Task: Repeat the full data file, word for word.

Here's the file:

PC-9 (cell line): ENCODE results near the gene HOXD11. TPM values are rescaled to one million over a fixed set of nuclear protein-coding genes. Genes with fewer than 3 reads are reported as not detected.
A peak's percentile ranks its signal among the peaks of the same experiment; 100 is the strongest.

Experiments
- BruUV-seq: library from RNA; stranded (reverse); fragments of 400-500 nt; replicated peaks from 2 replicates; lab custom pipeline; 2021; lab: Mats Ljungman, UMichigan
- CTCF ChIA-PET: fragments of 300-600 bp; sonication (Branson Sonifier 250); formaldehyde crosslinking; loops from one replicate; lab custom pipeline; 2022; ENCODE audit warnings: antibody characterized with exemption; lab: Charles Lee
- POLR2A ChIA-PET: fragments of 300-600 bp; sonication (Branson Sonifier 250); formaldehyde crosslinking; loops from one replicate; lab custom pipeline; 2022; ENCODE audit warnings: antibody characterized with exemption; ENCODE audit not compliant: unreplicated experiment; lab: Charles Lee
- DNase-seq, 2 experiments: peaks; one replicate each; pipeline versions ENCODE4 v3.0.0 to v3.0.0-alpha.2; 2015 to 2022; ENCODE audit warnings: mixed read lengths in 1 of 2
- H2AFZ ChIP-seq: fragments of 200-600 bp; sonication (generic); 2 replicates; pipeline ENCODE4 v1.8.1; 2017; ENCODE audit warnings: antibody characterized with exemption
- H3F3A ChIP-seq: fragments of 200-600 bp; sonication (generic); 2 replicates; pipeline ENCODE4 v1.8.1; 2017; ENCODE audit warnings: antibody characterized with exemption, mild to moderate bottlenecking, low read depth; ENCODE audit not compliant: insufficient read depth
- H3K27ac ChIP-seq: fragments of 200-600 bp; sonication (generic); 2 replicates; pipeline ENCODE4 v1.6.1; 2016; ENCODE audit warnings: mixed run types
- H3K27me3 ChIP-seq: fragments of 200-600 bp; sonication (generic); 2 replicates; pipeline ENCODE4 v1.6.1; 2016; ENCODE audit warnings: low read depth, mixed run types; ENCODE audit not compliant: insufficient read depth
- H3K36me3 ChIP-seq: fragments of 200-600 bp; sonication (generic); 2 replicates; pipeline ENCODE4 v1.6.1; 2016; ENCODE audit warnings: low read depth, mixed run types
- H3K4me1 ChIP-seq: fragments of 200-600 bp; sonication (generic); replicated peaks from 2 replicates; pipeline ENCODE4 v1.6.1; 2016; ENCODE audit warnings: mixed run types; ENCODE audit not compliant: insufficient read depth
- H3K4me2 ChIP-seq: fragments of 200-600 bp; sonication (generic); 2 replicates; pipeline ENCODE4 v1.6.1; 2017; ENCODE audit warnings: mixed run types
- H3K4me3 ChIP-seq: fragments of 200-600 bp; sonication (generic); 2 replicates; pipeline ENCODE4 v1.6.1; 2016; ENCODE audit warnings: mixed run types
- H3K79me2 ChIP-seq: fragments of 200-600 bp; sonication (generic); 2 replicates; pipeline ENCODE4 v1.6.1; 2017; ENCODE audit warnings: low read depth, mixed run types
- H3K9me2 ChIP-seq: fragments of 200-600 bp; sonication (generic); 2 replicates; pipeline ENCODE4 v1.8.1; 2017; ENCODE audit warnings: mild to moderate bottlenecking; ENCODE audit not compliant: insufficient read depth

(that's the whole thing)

PC-9 (cell line): ENCODE results near the gene HOXD11. TPM values are rescaled to one million over a fixed set of nuclear protein-coding genes. Genes with fewer than 3 reads are reported as not detected.
A peak's percentile ranks its signal among the peaks of the same experiment; 100 is the strongest.

Experiments
- BruUV-seq: library from RNA; stranded (reverse); fragments of 400-500 nt; replicated peaks from 2 replicates; lab custom pipeline; 2021; lab: Mats Ljungman, UMichigan
- CTCF ChIA-PET: fragments of 300-600 bp; sonication (Branson Sonifier 250); formaldehyde crosslinking; loops from one replicate; lab custom pipeline; 2022; ENCODE audit warnings: antibody characterized with exemption; lab: Charles Lee
- POLR2A ChIA-PET: fragments of 300-600 bp; sonication (Branson Sonifier 250); formaldehyde crosslinking; loops from one replicate; lab custom pipeline; 2022; ENCODE audit warnings: antibody characterized with exemption; ENCODE audit not compliant: unreplicated experiment; lab: Charles Lee
- DNase-seq, 2 experiments: peaks; one replicate each; pipeline versions ENCODE4 v3.0.0 to v3.0.0-alpha.2; 2015 to 2022; ENCODE audit warnings: mixed read lengths in 1 of 2
- H2AFZ ChIP-seq: fragments of 200-600 bp; sonication (generic); 2 replicates; pipeline ENCODE4 v1.8.1; 2017; ENCODE audit warnings: antibody characterized with exemption
- H3F3A ChIP-seq: fragments of 200-600 bp; sonication (generic); 2 replicates; pipeline ENCODE4 v1.8.1; 2017; ENCODE audit warnings: antibody characterized with exemption, mild to moderate bottlenecking, low read depth; ENCODE audit not compliant: insufficient read depth
- H3K27ac ChIP-seq: fragments of 200-600 bp; sonication (generic); 2 replicates; pipeline ENCODE4 v1.6.1; 2016; ENCODE audit warnings: mixed run types
- H3K27me3 ChIP-seq: fragments of 200-600 bp; sonication (generic); 2 replicates; pipeline ENCODE4 v1.6.1; 2016; ENCODE audit warnings: low read depth, mixed run types; ENCODE audit not compliant: insufficient read depth
- H3K36me3 ChIP-seq: fragments of 200-600 bp; sonication (generic); 2 replicates; pipeline ENCODE4 v1.6.1; 2016; ENCODE audit warnings: low read depth, mixed run types
- H3K4me1 ChIP-seq: fragments of 200-600 bp; sonication (generic); replicated peaks from 2 replicates; pipeline ENCODE4 v1.6.1; 2016; ENCODE audit warnings: mixed run types; ENCODE audit not compliant: insufficient read depth
- H3K4me2 ChIP-seq: fragments of 200-600 bp; sonication (generic); 2 replicates; pipeline ENCODE4 v1.6.1; 2017; ENCODE audit warnings: mixed run types
- H3K4me3 ChIP-seq: fragments of 200-600 bp; sonication (generic); 2 replicates; pipeline ENCODE4 v1.6.1; 2016; ENCODE audit warnings: mixed run types
- H3K79me2 ChIP-seq: fragments of 200-600 bp; sonication (generic); 2 replicates; pipeline ENCODE4 v1.6.1; 2017; ENCODE audit warnings: low read depth, mixed run types
- H3K9me2 ChIP-seq: fragments of 200-600 bp; sonication (generic); 2 replicates; pipeline ENCODE4 v1.8.1; 2017; ENCODE audit warnings: mild to moderate bottlenecking; ENCODE audit not compliant: insufficient read depth